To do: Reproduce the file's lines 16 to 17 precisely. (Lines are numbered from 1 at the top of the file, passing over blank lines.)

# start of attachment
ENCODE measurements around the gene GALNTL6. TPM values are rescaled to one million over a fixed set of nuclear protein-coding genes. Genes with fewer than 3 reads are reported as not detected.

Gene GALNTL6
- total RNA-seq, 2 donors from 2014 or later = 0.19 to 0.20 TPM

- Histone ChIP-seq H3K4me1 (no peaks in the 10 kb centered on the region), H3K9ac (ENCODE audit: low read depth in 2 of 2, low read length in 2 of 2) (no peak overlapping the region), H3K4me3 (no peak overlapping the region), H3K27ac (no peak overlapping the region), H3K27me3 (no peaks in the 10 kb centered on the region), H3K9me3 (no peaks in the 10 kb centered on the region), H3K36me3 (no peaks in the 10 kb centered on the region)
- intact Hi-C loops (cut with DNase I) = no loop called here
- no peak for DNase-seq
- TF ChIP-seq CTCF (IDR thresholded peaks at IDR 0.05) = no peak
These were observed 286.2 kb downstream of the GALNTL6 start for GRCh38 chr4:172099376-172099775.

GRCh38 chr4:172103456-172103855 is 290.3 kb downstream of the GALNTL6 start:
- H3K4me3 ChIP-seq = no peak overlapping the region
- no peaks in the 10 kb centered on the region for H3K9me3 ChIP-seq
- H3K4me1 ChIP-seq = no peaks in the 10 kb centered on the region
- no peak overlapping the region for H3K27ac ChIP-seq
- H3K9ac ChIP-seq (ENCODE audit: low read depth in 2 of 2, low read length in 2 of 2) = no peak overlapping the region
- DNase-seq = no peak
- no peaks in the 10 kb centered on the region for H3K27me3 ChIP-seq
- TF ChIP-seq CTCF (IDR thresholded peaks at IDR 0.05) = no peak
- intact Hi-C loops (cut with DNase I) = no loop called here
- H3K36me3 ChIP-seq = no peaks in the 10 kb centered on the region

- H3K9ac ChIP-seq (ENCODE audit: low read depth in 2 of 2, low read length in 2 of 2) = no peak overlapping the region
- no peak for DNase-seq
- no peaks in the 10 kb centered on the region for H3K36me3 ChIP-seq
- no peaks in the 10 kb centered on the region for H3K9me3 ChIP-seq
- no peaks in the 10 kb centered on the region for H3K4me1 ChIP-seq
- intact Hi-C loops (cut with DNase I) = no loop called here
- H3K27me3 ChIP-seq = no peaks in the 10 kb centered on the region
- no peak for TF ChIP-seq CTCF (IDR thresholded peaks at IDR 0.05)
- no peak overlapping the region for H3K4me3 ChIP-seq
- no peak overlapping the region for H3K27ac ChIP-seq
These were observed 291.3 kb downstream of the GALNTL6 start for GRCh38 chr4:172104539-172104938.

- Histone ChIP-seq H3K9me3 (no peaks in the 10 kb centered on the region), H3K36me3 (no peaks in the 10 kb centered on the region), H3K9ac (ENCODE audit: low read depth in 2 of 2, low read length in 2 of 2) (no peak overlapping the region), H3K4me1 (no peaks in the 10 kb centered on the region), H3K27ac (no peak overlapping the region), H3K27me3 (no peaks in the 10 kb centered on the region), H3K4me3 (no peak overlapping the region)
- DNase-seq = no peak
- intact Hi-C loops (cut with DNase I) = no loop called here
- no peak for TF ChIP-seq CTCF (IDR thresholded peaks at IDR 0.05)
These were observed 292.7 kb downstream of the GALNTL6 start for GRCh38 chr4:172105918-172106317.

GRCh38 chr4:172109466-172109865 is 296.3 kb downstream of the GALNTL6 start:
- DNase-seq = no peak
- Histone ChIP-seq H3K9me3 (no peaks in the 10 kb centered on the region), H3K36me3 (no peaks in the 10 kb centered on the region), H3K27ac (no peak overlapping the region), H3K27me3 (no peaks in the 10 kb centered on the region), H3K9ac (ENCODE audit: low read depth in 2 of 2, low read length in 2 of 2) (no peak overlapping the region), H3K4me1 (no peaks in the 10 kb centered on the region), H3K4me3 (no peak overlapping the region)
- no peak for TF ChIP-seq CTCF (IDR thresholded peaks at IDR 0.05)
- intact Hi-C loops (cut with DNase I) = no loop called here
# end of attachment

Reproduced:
- no peaks in the 10 kb centered on the region for H3K27me3 ChIP-seq
- TF ChIP-seq CTCF (IDR thresholded peaks at IDR 0.05) = no peak